Wholly Ineffective: Lefty Boycott of Whole Foods Has No Noticeable Financial Impact
Whole Foods (WFMI) announced its financial results for the quarter ended September 30 yesterday. The quarter closed about 50 days after outraged leftists called for a boycott of the grocery chain to retaliate for a Wall Street Journal op-ed written by CEO John Mackey. In that column, Mackey identified "Eight things we can do to improve health care without adding to the deficit," asserting that:
The last thing our country needs is a massive new health care entitlement that will create hundreds of billions of dollars of new unfunded deficits and move us much closer to a government takeover of our health care system. Instead, we should be trying to achieve reforms by moving in the opposite direction — toward less government control and more individual empowerment.Well, if there's so much support out there for statist health care, you would think that the Whole Foods boycott dedicated to punishing an opponent would have had a significant impact on the company's most recent quarterly results.
Whole Foods Market Inc.'s (WFMI) fiscal fourth-quarter earnings soared as revenue climbed and unusual items took less of a bite from the bottom line, leading the high-end grocer to declare that its sales have "officially turned the corner."
The company expects the sales growth to continue in its new fiscal year, with increases of 5% to 8% in overall sales and 1% to 4% in comparable-store sales. Whole Foods noted that total sales are up 5% in the first five weeks of the fiscal year, with comparable-store sales up 1.6%. Analysts were recently projecting a sales increase of 6% to $8.54 billion, according to Thomson Reuters.
.... With shoppers looking for bargains and grocers engaged in a full-scale price war, Whole Foods has been balancing its upscale image with a value message in its marketing. While it has made progress--offering meals that feed a family of four for $15--the company has still pared store openings and suspended its dividend.
For the quarter ended Sept. 27, Whole Foods reported earnings of $36.4 million, or 20 cents a share, compared with $1.5 million, or 1 cent a share, a year earlier. The latest quarter included a gain of 1 cent a share related to inventory accounting, while the year-ago included a host of charges that brought earnings down about 15 cents.
Revenue climbed 2.3% to $1.83 billion. Comparable-store sales fell 0.9%. Meanwhile, identical-store sales, which exclude eight relocations and two expansions, dropped 2.3%.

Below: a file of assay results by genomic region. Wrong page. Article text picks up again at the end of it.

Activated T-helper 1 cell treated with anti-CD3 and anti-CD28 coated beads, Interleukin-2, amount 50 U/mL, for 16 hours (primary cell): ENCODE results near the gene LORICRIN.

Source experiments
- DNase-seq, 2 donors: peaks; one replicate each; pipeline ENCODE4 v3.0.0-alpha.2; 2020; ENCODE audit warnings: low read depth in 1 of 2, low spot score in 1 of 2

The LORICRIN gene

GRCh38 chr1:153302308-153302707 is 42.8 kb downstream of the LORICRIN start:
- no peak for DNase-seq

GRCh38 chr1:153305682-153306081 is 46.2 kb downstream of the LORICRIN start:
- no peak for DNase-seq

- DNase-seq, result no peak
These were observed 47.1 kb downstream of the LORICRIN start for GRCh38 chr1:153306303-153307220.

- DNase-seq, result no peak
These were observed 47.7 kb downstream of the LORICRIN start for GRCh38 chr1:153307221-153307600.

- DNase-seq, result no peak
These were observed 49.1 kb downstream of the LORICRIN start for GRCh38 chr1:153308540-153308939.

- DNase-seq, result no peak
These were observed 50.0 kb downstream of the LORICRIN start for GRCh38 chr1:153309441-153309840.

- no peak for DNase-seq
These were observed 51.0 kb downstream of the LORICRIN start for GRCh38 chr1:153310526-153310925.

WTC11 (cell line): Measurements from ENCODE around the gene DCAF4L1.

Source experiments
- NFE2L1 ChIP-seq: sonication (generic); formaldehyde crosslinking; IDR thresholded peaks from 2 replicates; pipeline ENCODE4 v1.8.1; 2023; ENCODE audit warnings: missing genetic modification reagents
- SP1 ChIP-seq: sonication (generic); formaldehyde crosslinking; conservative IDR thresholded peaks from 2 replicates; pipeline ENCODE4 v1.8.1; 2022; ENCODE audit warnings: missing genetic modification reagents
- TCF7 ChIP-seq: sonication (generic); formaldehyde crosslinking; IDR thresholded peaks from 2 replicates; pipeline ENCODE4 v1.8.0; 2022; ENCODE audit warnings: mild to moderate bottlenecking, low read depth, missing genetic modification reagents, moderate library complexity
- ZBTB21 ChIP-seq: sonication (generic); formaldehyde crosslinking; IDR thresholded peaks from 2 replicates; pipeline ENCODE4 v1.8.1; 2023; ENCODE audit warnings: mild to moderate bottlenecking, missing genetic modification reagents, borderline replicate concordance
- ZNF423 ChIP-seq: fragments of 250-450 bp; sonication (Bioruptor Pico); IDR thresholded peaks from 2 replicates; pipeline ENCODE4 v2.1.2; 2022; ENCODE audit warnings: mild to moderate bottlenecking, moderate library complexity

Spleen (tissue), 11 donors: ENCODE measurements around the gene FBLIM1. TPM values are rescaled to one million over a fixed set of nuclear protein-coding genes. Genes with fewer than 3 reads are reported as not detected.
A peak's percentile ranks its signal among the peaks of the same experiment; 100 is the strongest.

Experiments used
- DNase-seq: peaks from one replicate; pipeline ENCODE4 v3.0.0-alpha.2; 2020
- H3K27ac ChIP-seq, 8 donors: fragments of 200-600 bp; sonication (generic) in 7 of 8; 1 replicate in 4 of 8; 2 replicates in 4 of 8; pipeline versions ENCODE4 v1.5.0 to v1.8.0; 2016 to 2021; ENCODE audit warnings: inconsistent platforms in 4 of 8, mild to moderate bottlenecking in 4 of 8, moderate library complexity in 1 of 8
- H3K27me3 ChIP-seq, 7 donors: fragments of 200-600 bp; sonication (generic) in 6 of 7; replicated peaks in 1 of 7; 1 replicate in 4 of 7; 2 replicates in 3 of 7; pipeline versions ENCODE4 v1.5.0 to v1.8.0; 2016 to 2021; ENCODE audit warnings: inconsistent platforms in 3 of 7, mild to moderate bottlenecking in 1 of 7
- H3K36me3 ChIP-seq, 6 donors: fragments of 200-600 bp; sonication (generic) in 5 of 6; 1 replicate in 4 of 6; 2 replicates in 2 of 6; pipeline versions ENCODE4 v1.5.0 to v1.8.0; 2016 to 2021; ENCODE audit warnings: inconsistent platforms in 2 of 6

Don't be misled by the dip in same store revenues. The Consumer Price Index fell by 1.3% from September 2008 to September 2009, and any business that is managing to stay ahead of inflation/deflation, especially one that this is used to selling at the high end, is doing just fine.
WFMI is taking a hard hit today, but it has everything to do with dilution of shareholders by an investment group, and nothing to do with the company's top or bottom lines. Obviously then, it has nothing to do with the press-hyped but clearly ineffective boycott. Even with the plunge, as of 12:15 p.m. WFMI was trading above where it was when the boycott was called.
If the boycott were at all relevant, the Associated Press surely would have mentioned it in its 550-word report on the company's financial results. But it didn't, instead telling us that the results "came in just above Wall Street expectations."
The boycotters and their leftist sympathizers can point to one "accomplishment": Barack Obama's, Nancy Pelosi's, and Harry Reid's "uncertain economy made some investors nervous about its (the company's) outlook for the year." One element of that uncertainty is whether, despite CEO Mackey's warning, the President and Congress ends up dragging the nation kicking and screaming down the road towards statist health care.
The start of the Whole Foods boycott, which apparently peaked at 23,000 supporters, was covered by the New York Times, the Washington Post, ABC News, and even the BBC. Does anyone think any one of them will do a follow-up on the non-results?
By contrast, the press almost completely ignored the American Family Association's ultimately successful 2-year boycott of Ford Motor Company that ended in March 2008. That boycott had over 780,000 petition signers and dozens of high-membership supporting organizations, and is the main reason why Ford's sales results consistently trailed rivals General Motors, Toyota, and the overall auto market during that time.
It's impossible not to conclude that the establishment media chooses to cover or not cover boycotts based on their degree of political correctness, and not on their level of participation or demonstrated effectiveness.
Cross-posted at BizzyBlog.com.